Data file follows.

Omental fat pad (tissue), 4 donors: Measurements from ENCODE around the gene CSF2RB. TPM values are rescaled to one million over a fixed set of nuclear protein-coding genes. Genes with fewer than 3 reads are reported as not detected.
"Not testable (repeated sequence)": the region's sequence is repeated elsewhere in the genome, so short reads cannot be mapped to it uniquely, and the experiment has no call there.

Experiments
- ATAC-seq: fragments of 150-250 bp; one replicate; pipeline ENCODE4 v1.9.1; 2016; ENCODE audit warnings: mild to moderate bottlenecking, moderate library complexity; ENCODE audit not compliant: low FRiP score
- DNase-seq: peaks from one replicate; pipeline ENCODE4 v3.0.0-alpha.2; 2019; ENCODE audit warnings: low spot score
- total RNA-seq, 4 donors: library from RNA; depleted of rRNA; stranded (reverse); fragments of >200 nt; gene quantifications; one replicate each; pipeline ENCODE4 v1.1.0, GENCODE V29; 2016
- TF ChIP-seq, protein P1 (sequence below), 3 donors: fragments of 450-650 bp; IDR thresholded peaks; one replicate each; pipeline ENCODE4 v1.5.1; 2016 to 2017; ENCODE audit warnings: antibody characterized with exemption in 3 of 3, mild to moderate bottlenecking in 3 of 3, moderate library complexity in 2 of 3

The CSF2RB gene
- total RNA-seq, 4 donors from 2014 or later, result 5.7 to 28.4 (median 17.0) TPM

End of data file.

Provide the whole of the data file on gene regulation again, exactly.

Omental fat pad (tissue), 4 donors: Measurements from ENCODE around the gene CSF2RB. TPM values are rescaled to one million over a fixed set of nuclear protein-coding genes. Genes with fewer than 3 reads are reported as not detected.
"Not testable (repeated sequence)": the region's sequence is repeated elsewhere in the genome, so short reads cannot be mapped to it uniquely, and the experiment has no call there.

Experiments
- ATAC-seq: fragments of 150-250 bp; one replicate; pipeline ENCODE4 v1.9.1; 2016; ENCODE audit warnings: mild to moderate bottlenecking, moderate library complexity; ENCODE audit not compliant: low FRiP score
- DNase-seq: peaks from one replicate; pipeline ENCODE4 v3.0.0-alpha.2; 2019; ENCODE audit warnings: low spot score
- total RNA-seq, 4 donors: library from RNA; depleted of rRNA; stranded (reverse); fragments of >200 nt; gene quantifications; one replicate each; pipeline ENCODE4 v1.1.0, GENCODE V29; 2016
- TF ChIP-seq, protein P1 (sequence below), 3 donors: fragments of 450-650 bp; IDR thresholded peaks; one replicate each; pipeline ENCODE4 v1.5.1; 2016 to 2017; ENCODE audit warnings: antibody characterized with exemption in 3 of 3, mild to moderate bottlenecking in 3 of 3, moderate library complexity in 2 of 3

The CSF2RB gene
- total RNA-seq, 4 donors from 2014 or later, result 5.7 to 28.4 (median 17.0) TPM